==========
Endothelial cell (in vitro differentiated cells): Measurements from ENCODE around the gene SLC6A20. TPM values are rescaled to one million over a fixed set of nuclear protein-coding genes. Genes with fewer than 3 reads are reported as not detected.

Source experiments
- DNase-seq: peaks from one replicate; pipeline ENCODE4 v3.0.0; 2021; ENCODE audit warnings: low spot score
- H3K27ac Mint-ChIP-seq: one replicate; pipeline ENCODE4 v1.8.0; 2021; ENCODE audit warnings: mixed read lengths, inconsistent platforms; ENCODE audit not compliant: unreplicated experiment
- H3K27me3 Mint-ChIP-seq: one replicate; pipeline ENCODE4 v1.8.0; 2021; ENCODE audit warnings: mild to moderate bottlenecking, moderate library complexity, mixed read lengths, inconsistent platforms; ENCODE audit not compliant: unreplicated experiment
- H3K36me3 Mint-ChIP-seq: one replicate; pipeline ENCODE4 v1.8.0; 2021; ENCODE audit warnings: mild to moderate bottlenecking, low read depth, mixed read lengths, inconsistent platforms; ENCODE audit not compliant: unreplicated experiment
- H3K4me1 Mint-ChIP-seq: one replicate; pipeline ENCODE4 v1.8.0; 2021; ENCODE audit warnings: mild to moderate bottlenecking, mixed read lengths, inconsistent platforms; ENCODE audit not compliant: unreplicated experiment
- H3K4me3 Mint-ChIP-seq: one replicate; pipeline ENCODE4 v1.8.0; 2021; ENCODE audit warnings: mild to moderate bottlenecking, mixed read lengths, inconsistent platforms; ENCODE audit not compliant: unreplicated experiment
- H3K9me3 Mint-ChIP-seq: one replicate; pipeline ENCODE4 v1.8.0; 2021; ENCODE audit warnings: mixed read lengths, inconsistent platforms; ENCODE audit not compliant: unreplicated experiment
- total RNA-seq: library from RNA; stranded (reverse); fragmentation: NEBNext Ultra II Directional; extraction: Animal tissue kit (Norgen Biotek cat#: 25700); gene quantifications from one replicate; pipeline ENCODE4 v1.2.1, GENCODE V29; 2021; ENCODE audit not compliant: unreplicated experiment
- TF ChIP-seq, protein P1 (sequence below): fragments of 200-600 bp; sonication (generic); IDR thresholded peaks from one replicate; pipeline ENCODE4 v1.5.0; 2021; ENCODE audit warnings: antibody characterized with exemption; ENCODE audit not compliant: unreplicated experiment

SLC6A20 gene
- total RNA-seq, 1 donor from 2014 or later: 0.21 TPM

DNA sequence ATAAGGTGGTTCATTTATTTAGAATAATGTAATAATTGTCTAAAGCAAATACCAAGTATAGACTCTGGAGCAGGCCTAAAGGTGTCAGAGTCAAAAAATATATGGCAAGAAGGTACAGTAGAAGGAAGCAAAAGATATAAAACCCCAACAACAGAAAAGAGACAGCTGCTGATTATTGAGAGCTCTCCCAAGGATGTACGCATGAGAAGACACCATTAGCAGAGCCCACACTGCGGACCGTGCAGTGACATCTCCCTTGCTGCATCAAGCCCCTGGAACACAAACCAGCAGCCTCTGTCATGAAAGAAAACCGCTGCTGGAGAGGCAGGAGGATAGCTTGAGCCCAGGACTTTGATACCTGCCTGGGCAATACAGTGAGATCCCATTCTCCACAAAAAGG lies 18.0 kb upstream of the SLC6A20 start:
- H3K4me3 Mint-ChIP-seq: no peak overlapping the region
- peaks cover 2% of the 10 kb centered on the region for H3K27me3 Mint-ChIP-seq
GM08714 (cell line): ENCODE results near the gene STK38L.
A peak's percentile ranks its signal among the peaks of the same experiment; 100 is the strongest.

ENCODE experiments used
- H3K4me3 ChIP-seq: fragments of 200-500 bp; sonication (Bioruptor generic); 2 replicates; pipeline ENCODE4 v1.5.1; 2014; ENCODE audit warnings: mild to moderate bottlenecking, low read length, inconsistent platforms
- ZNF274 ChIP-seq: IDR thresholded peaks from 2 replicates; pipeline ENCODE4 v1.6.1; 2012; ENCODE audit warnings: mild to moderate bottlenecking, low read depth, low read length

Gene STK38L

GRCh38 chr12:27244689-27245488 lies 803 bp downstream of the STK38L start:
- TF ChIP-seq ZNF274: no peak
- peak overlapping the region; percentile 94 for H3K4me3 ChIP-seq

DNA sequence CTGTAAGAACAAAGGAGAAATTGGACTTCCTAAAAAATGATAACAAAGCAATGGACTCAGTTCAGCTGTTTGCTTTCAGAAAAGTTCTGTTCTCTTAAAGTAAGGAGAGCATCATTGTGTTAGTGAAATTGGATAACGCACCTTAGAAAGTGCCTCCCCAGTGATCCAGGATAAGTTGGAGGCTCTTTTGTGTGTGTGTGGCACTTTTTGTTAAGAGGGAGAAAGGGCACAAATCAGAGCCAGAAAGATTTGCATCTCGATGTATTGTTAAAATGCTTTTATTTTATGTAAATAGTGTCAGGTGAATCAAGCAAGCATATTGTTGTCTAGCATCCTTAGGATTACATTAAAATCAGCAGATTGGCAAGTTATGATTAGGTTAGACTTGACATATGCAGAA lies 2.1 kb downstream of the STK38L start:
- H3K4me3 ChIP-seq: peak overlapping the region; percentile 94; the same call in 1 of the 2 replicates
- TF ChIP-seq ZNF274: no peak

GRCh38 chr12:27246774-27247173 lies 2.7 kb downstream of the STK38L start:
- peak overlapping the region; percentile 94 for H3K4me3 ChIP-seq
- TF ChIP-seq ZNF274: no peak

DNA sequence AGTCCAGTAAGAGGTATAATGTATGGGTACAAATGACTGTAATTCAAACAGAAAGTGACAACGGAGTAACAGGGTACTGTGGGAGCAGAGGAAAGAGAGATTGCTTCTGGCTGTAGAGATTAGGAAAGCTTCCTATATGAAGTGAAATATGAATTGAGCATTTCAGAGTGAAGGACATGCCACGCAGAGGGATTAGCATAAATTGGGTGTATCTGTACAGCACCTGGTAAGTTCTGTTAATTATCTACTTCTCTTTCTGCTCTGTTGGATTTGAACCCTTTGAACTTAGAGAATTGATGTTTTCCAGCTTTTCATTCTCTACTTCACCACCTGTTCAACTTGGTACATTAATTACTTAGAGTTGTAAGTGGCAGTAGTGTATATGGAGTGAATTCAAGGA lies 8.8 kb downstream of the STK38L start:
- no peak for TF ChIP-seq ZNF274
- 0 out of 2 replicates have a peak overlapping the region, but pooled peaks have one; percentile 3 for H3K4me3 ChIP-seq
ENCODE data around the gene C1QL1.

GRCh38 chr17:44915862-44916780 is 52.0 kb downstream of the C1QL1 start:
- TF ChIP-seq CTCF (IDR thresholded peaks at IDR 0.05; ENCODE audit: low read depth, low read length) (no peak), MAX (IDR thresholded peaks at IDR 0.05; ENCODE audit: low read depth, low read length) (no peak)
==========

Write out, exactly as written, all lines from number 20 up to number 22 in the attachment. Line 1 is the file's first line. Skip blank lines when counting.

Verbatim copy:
- H3K4me3 ChIP-seq: fragments of 200-500 bp; sonication (Bioruptor generic); 2 replicates; pipeline ENCODE4 v1.5.1; 2014; ENCODE audit warnings: mild to moderate bottlenecking, low read length, inconsistent platforms
- ZNF274 ChIP-seq: IDR thresholded peaks from 2 replicates; pipeline ENCODE4 v1.6.1; 2012; ENCODE audit warnings: mild to moderate bottlenecking, low read depth, low read length

Gene STK38L